|Semester 2 Credit Value:||20|
Wars of liberation, revolution, rapid industrialisation, unification through 'blood and iron', the launching of and defeat in two world wars, the rise of the Nazis, responsibility for war crimes and genocide on an unparalleled scale, foreign occupation and re-education, and political division for four decades have made German history, and the ways in which Germans have remembered it, contentious and of broad public concern. In few countries have visions of the nation's history been so varied and contested, and few peoples have created and faced such challenges when confronting their 'transient' or 'shattered' pasts. This course explores this history through representations of German pasts including memorials, films, artworks, exhibitions, etc.
This course will examine German historical memory during the nineteenth and twentieth centuries, with the general aim to provide an opportunity of investigating in some depth selected problems, including the appraisal of selected source material and the critical examination of current historiography.
There are three more specific aims:
To enable students to develop a sound grasp of the main strands of recent German history and some of the most contentious and disputed aspects of that history;
To offer students the opportunity to consider the relationship between histories as experienced and histories as presented publicly; and,
To allow students to apply and test ideas about 'heritage', 'sites of memory' and 'coming to terms with the past' (Vergangenheitsbewältigung) in the most challenging of contexts.
Topics may include:
1 - History, Memory, and the Problems of remembering German History
2 - Historical Memories and Monuments of the German Empire.
3 - Remembering Germany's First World War; War Memorials, Cemeteries and the Unknown Soldier.
4 - Nazi Visions of the German Past.
5 - Remembering the German Dead of the Second World War; Private and Public Memories.
6 - Remembering Nazi Dictatorship.
7 - Remembering the Holocaust.
8 - Official Anti-Fascism: East German historical Memories.
9 - Remembering Revolt and Violence: 1968 and the Autumn of 1977.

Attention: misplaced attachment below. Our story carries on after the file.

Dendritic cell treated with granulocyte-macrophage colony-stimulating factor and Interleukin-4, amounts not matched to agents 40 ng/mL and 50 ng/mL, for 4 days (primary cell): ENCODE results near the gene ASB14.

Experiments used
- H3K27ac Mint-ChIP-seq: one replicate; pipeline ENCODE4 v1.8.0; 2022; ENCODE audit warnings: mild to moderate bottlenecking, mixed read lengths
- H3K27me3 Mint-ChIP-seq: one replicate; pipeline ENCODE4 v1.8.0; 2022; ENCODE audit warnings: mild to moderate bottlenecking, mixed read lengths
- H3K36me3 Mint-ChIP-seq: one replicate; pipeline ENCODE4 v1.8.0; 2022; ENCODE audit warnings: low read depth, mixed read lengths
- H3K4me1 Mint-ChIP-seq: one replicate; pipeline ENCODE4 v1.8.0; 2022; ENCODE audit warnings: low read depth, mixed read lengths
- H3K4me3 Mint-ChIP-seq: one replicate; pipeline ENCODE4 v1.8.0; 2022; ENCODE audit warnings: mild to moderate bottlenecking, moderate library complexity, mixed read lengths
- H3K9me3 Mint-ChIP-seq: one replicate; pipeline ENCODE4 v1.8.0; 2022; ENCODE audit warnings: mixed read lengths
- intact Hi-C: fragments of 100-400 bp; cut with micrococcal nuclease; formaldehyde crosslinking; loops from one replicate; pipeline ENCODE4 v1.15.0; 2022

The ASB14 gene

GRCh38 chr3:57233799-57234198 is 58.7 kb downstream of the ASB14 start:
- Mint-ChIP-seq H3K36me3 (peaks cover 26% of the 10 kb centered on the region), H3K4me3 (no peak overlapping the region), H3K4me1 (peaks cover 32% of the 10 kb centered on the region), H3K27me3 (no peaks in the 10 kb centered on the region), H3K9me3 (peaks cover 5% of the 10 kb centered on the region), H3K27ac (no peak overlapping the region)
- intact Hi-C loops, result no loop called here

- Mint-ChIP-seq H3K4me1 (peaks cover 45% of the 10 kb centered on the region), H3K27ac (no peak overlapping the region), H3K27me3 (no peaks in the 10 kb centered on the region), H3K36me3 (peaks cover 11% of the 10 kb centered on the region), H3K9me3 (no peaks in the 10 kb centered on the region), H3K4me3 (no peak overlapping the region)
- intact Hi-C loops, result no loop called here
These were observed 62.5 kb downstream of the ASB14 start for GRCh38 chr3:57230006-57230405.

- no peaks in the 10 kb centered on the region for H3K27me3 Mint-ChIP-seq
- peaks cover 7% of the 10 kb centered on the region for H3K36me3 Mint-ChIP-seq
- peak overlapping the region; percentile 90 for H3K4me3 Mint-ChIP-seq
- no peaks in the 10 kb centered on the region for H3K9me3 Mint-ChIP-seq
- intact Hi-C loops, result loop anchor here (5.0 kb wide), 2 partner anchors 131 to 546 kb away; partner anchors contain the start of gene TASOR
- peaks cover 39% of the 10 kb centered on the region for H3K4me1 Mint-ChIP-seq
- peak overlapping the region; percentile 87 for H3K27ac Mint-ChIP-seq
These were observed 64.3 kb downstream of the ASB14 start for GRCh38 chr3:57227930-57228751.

10 - Non-Germans remember the German past.
11 - Remembering the GDR.
12 - Coming to terms with the past
In this module the three film screenings are compulsory.
|Scheduled Learning And Teaching Activities||Lecture||24||1:00||24:00||N/A|
|Guided Independent Study||Assessment preparation and completion||63||1:00||63:00||40% of guided independent study|
|Guided Independent Study||Directed research and reading||63||1:00||63:00||40% of guided independent study|
|Scheduled Learning And Teaching Activities||Small group teaching||12||1:00||12:00||Seminars|
|Scheduled Learning And Teaching Activities||Small group teaching||3||2:00||6:00||Film screenings|
|Guided Independent Study||Independent study||32||1:00||32:00||20% of guided independent study|
Lectures impart core knowledge and an outline of knowledge that students are expected to acquire; they stimulate development of listening and note-taking skills.
Seminars encourage independent study and promote improvements in oral communication, problem-solving skills and adaptibility. After the introduction of the material/problems in the lecture, they will offer a deep and close engagement and interpretation of the set reading and a mixture of group and individual work.
The format of resits will be determined by the Board of Examiners
|Written Examination||135||2||A||70||48 Hour take home exam|
|Essay||2||M||10||500 word commentary|
|Essay||2||M||20||1,500 word essays (including footnotes but excluding bibliography).|
Submitted work tests intended knowledge and skills outcomes and develops key skills in research, reading and writing. Work submitted during the delivery of the module forms also a means of determining student progress. The 48 hour take-away exam tests the broader acquisition of general knowledge of the subject, the documentary component tests the ability to research and analyse primary source material and the exam component examines the ability to think and analyse a problem within a fixed timeframe, both in terms of applying general knowledge and detailed knowledge gained throughout the module. Like all exams this format also tests problem-solving skills, adaptability, the ability to work unaided, and to write clearly, concisely, and to do so within a clear word count limit.
ERASMUS students at Newcastle have the option of writing one 3,000 word essay to be handed in by 12.00 p.m. of the Friday of the first week of the assessment period. This will replace all assessment work required of domestic students. If they wish to take up this option, they need to discuss it with the module leader. It remains the case that, if an ERASMUS student wishes to do the same assessment as the domestic students, that option remains open to them. No variation of the deadlines will be allowed except on production of medical or equivalent evidence.
Study Abroad students (i.e. non-EU exchange students) are required to complete the normal assessment under all circumstances.
Disclaimer: The University will use all reasonable endeavours to deliver modules in accordance with the descriptions set out in this catalogue. Every effort has been made to ensure the accuracy of the information, however, the University reserves the right to introduce changes to the information given including the addition, withdrawal or restructuring of modules if it considers such action to be necessary.